InnoDB is now the primary storage engine that MySQL can be proud of – however, it was not always that way; in the past, MyISAM was widely regarded as the better choice. It was used for various projects ranging from data analysis to developing simple content management systems for forums. Today, we will explore the database engine's storied past and what the future may hold for MyISAM.
In the past, MyISAM was widely regarded as the storage engine of choice mainly because it was said to be more simple to design and maintain. It supported full-text indexes and took up less space on the disk than InnoDB did. MyISAM was also considered ideal for applications mainly focused on reads and was said to be faster than InnoDB due to its architecture.
Here’s a table outlining MyISAM performance in key areas (as compared with InnoDB) that might help you understand why MyISAM used to be the primary MySQL database engine:
|MyISAM (vs. InnoDB)|
|Design||Said to be more simple to maintain.|
|Speed||Said to be faster than InnoDB. Suitable for tables frequently running SELECT queries.|
|Indexes||A frequent choice for full-text indexes – MyISAM supported full-text indexes earlier than InnoDB did.|
|Space||Occupies less space than its counterpart.|
|COUNT(*)||Faster COUNT(*) queries due to the fact that the row number is stored together with the metadata of the table.|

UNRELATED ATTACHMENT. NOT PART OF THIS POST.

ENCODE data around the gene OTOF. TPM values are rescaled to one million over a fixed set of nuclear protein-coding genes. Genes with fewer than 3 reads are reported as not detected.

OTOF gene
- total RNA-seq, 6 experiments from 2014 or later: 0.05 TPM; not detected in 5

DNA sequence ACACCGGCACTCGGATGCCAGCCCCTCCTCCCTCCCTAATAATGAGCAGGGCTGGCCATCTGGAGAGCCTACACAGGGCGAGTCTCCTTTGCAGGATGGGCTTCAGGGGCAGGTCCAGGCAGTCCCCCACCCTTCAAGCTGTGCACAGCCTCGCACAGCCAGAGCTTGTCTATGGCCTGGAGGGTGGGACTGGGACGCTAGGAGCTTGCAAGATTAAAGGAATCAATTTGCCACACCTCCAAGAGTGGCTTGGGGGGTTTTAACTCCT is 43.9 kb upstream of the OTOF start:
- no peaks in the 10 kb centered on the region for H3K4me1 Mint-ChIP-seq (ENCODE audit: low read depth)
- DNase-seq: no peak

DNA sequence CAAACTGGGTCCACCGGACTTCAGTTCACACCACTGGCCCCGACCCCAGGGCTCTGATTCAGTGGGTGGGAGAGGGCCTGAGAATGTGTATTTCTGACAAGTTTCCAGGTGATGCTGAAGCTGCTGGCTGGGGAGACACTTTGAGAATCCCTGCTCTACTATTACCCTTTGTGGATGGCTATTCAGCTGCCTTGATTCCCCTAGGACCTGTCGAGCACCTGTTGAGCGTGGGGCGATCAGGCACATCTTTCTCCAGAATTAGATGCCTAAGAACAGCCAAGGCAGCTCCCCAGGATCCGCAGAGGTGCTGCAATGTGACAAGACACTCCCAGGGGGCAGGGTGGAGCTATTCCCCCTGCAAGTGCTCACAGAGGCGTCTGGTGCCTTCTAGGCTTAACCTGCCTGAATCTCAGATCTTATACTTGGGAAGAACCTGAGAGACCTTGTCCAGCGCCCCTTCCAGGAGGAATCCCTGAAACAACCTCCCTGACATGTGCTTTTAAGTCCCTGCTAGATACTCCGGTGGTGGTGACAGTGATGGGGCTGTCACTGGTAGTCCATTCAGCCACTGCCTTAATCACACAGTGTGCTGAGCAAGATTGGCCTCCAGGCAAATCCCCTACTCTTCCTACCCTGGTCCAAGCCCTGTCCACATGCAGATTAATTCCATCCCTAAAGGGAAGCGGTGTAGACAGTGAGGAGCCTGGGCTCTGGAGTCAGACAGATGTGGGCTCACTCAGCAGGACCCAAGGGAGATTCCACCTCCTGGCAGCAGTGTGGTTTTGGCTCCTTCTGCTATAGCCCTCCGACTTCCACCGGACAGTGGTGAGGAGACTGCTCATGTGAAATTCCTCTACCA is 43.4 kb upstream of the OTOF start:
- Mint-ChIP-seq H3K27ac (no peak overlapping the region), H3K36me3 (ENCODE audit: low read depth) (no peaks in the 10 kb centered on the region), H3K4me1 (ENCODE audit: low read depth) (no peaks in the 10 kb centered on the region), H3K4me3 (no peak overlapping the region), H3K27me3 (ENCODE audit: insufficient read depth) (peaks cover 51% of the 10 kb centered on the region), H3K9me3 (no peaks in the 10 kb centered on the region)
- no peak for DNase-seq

The majority of these statements were indeed true for MyISAM-based tables. In the past, people thought MyISAM was faster than InnoDB and suitable for heavy read-operations, so MyISAM was a frequent choice for solutions ranging from content management systems to smaller search engines. MyISAM was also generally used by developers beginning their journey inside the MySQL world. Since MyISAM has long been considered simpler than InnoDB, some developers even wrote third-party tools and solutions tailored towards MyISAM.
The InnoDB Switch
InnoDB replaced MyISAM when MySQL 5.5 was released in 2010 – since then, it has been getting less and less attention from database administrators and developers alike. Here are a couple of reasons as to why:
|Full-text search||Available by default.||Available since MySQL 5.6.4.|
|ACID compliance||No support.||Supported by default.|
|Locking||Table-level: when such a locking mechanism is in use, no transactions can access the table other than the one executing.||Row-level: suitable for applications that are concurrently accessed by loads of users.|
|Spatial indexes||Available by default.||Available since MySQL 5.7.|
|Table merging||Available by default.||No support.|
|Partitions||No support.||Supported by default.|
|Table corruption||Prone to table corruption.||Corruption resistant.|
As you can see, while MyISAM definitely had some features introduced earlier on that made it superior to its counterpart, InnoDB quickly caught up. MyISAM, as noted in one of our previous blog posts, nowadays should only be a viable option when the primary query being run is a basic
COUNT(*), but other than that, it doesn’t have many use cases in the MySQL world.